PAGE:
How to price your online course with Intuto

Posted by Hannah Warren on Oct 10, 2016 12:05:53 PM

Now that you know how to sell your Intuto courses online, your priority is deciding how to price your online course you wish to sell.

What price model should you use?

There are two main models you could use to price your online course.

The first model that usually occurs to sellers is the subscription model.

This means the customer pays a monthly subscription fee to get access to a new course every month, for example. This is an appealing idea to you as the seller as it offers regular revenue and little effort after the first sale.

However, subscriptions tend to be used for products and services that people know they will use on a regular basis, such as Foodbox or Netflix. So, unless you can convince customers that your Intuto course will advance with every subscription charge and they will benefit from continuous study, it can be difficult to justify.

It's much easier to package and sell a single course as a discrete unit.

The start and end points of a single course mean the customer has a more concrete idea of what they are purchasing and are therefore more likely to part with their money.

In addition, it's easier for a customer to 'pass' a smaller, more manageably-sized unit. This creates a sense of satisfaction with the product and means they are then more likely to purchase a follow-up course.

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How to set a price

There are several things to consider when deciding how to price your online course.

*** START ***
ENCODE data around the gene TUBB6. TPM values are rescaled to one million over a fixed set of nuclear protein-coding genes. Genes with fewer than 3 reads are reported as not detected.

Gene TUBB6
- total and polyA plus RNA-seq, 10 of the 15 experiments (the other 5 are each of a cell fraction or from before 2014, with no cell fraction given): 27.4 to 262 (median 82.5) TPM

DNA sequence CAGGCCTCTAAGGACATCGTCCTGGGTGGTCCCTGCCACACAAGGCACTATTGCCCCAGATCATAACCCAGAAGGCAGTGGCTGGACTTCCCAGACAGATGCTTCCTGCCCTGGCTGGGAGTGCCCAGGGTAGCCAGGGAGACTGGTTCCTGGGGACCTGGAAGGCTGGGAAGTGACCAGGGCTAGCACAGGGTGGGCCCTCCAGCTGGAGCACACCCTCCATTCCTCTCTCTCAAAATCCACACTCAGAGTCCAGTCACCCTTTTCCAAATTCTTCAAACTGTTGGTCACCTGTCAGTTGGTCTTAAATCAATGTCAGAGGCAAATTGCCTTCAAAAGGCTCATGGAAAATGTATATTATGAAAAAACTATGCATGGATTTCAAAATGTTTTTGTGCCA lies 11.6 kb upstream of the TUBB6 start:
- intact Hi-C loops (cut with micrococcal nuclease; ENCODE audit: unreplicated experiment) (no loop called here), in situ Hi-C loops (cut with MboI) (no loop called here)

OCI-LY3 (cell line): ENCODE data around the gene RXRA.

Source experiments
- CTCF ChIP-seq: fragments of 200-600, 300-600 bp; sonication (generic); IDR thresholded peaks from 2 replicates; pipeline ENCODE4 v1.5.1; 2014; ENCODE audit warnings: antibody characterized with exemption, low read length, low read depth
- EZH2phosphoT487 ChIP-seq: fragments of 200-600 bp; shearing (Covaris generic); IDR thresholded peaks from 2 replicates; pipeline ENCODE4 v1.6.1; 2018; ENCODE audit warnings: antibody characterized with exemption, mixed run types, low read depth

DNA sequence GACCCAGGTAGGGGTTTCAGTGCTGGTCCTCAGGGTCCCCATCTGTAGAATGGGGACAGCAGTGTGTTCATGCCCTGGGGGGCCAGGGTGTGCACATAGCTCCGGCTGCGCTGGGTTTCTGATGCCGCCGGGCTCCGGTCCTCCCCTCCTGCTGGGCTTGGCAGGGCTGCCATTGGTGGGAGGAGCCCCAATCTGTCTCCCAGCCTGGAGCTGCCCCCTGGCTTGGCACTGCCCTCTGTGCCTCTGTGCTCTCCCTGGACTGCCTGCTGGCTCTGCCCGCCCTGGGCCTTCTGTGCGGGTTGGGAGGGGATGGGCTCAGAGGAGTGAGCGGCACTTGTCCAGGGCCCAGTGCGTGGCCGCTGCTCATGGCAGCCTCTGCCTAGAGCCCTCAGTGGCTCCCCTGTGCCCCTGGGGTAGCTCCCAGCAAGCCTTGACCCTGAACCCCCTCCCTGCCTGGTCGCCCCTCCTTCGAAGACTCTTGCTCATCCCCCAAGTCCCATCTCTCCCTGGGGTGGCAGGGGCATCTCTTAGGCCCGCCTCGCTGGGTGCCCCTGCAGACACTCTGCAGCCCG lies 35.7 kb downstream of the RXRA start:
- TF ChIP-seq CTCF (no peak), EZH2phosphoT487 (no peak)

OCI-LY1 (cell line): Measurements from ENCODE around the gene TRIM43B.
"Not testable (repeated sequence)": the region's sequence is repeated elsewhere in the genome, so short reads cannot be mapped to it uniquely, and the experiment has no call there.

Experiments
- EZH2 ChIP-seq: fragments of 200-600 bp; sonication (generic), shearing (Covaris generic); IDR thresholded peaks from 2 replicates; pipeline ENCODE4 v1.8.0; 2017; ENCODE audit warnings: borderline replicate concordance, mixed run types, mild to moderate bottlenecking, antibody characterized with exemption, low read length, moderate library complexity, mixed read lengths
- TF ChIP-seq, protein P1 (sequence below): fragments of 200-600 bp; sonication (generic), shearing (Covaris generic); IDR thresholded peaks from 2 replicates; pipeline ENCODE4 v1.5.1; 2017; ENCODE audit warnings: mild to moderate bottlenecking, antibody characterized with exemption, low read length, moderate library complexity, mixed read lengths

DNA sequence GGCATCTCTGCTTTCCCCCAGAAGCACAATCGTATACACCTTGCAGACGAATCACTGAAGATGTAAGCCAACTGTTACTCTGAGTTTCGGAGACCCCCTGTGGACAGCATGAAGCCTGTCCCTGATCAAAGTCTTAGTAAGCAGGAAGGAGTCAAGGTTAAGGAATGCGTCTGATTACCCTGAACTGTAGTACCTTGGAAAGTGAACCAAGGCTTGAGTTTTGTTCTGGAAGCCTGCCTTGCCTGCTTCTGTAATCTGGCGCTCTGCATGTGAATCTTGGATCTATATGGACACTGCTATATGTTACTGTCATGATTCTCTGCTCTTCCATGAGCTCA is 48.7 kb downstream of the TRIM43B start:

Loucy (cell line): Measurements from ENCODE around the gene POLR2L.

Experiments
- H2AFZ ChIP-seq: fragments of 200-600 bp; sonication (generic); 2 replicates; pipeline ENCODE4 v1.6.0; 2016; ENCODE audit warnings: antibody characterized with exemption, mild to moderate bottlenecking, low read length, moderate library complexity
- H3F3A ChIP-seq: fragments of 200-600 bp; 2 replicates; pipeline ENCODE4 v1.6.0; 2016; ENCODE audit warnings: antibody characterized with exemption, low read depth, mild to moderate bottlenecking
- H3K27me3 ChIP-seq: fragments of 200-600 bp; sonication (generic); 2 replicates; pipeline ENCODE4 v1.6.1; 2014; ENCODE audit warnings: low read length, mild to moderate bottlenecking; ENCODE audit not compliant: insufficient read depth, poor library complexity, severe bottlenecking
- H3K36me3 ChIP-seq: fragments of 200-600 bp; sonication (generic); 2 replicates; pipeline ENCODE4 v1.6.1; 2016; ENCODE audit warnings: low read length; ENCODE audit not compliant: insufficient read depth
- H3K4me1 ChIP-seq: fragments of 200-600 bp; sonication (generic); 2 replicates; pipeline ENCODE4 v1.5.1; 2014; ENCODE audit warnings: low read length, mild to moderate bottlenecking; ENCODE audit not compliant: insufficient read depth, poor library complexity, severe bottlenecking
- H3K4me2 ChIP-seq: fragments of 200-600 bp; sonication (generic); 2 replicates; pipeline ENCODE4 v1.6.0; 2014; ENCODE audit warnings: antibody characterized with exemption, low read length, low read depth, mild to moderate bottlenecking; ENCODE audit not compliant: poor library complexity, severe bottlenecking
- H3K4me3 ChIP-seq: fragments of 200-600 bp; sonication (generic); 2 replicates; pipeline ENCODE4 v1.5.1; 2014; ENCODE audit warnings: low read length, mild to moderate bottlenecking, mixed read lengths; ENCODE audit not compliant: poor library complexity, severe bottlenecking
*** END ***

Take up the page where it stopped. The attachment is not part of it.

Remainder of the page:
First, look at the market.

Are there similar courses available? What are they charging? How many units are they moving at that price point? What is your point of difference or USP and how much value does that add? Essentially, where do you sit in the market?

Answering these questions should give you an idea of the Optimum Price Point for your online course. You can also do market research to be more accurate. The OPP is important to know in order to maximise your profits. A course priced at $50 that only sells to 20 people is less profitable to you than a course priced at $40 that sells to 80 people.

However, while it's tempting to keep your prices low as you enter the market, make sure that you're covering your costs of production and actually making a profit. It's easy to feel that your online product has no underlying costs, but don't forget to account for your time - which we all know is money.

Also consider future costs like maintenance and web hosting.

If you don't take all factors into consideration, you may find you're actually losing money on your online courses. An effectively-priced online course, however, can be a low-risk source of income.

Keep in mind that the price you put on your course plays a huge part in the perceived value of your course.

Offering the course for free might seem like a good way to attract customers, but you are essentially saying that your course isn't worth anything. Consumers will assume that your course is low-quality and not worth their time. You are more likely to attract unmotivated customers who are unlikely to finish the course. Have confidence in your product and price your online course accordingly.

You would be better to offer discounts than to offer your course for free, or even at a too-low base price. Consider giving a discount code to first-time customers or a percentage off multiple courses bought at once.

Finally, to improve your profit margin without exceeding your OPP consider adding value for certain groups of customers.

For example, some people like having certifications, so you could charge extra for a certificate of completion. Online university Coursera offers free university courses but charges for official certificates.

Topics: Course, online training, Price, Training Tips & Trends